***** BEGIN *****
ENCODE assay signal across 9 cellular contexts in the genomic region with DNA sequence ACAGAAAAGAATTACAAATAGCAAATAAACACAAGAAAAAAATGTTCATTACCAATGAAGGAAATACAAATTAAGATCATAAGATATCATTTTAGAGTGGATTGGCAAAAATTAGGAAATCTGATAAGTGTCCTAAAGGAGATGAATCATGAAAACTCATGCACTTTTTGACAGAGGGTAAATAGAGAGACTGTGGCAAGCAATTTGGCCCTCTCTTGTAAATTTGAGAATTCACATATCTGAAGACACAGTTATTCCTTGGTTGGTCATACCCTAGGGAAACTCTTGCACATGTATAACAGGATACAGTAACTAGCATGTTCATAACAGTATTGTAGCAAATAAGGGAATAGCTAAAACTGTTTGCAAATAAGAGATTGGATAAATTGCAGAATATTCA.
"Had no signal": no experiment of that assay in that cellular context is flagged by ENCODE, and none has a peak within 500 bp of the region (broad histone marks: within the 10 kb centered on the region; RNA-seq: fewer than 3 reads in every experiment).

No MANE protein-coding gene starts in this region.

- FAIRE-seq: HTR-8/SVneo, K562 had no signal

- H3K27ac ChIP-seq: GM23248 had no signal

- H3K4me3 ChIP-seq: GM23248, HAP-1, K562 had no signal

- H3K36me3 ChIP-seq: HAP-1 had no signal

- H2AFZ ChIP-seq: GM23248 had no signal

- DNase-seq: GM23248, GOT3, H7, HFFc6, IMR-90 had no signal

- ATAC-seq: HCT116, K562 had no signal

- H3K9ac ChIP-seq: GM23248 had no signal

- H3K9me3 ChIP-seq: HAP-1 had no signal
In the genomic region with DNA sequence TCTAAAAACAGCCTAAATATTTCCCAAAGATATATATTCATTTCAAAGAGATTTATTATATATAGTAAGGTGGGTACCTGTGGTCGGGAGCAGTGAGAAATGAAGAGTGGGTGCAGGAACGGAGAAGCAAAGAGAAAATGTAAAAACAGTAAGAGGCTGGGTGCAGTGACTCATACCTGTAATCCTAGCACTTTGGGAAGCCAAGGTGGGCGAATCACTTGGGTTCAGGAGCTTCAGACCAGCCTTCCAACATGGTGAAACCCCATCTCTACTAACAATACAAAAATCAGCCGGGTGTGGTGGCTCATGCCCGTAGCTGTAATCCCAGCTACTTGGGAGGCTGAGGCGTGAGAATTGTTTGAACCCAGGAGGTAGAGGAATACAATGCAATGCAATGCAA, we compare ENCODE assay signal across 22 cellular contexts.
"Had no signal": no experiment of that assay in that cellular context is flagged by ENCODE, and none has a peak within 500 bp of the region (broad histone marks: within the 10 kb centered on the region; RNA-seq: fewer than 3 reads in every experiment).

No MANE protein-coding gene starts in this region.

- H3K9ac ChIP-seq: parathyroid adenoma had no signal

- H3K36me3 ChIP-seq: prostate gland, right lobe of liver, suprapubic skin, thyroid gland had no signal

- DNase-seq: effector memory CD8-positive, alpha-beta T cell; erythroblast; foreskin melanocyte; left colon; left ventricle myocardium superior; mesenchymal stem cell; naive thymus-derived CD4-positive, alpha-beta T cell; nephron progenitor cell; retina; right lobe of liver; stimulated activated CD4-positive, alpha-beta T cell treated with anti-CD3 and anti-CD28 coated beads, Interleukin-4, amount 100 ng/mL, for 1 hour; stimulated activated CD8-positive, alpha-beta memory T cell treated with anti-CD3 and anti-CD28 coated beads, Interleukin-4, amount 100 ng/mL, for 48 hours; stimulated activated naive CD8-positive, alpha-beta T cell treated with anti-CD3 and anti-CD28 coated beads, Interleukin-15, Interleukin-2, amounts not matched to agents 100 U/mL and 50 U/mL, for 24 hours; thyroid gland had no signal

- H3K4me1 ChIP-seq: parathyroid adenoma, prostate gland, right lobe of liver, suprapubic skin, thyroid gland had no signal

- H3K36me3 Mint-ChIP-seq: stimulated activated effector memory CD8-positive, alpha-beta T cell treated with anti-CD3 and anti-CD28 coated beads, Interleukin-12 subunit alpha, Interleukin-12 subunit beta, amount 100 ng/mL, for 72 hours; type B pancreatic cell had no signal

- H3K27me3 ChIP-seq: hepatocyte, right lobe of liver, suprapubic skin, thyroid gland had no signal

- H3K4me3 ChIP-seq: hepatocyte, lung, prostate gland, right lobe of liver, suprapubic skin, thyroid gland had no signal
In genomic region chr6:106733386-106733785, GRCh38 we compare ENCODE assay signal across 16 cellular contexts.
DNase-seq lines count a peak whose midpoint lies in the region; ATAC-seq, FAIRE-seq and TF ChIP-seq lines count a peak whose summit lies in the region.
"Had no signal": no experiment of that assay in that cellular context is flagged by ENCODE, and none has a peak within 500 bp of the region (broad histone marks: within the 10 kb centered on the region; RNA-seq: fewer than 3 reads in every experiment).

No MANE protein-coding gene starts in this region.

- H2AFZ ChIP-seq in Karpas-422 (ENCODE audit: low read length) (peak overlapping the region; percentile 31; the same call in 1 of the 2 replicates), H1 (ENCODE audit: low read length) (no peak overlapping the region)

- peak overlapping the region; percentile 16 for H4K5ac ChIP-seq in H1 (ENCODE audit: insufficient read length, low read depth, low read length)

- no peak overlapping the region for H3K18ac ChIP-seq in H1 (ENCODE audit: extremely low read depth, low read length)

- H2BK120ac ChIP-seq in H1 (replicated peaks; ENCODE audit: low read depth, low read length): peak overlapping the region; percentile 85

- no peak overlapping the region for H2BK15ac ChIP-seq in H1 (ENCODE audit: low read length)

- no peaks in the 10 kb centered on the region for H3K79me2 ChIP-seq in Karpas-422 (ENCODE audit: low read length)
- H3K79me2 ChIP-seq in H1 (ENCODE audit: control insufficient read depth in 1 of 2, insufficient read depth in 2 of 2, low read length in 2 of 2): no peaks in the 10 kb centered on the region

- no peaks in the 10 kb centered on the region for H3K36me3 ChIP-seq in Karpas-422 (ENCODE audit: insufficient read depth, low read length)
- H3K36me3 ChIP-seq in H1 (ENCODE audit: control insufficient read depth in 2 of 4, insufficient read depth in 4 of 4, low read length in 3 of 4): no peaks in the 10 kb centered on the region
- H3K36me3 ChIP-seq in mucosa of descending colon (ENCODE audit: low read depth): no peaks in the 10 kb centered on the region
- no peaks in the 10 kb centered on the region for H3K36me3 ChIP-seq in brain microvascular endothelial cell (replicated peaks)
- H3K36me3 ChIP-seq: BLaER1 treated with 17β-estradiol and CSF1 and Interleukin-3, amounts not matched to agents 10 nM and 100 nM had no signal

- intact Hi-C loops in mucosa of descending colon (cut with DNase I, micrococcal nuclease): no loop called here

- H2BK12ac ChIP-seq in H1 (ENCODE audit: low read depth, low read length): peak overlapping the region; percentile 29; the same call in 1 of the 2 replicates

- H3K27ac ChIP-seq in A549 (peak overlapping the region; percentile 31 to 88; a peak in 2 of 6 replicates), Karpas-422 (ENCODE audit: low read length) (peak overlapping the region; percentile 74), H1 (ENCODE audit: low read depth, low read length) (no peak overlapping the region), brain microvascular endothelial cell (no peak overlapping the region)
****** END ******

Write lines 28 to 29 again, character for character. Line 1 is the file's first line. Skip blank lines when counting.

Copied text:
- peak overlapping the region; percentile 16 for H4K5ac ChIP-seq in H1 (ENCODE audit: insufficient read length, low read depth, low read length)

- no peak overlapping the region for H3K18ac ChIP-seq in H1 (ENCODE audit: extremely low read depth, low read length)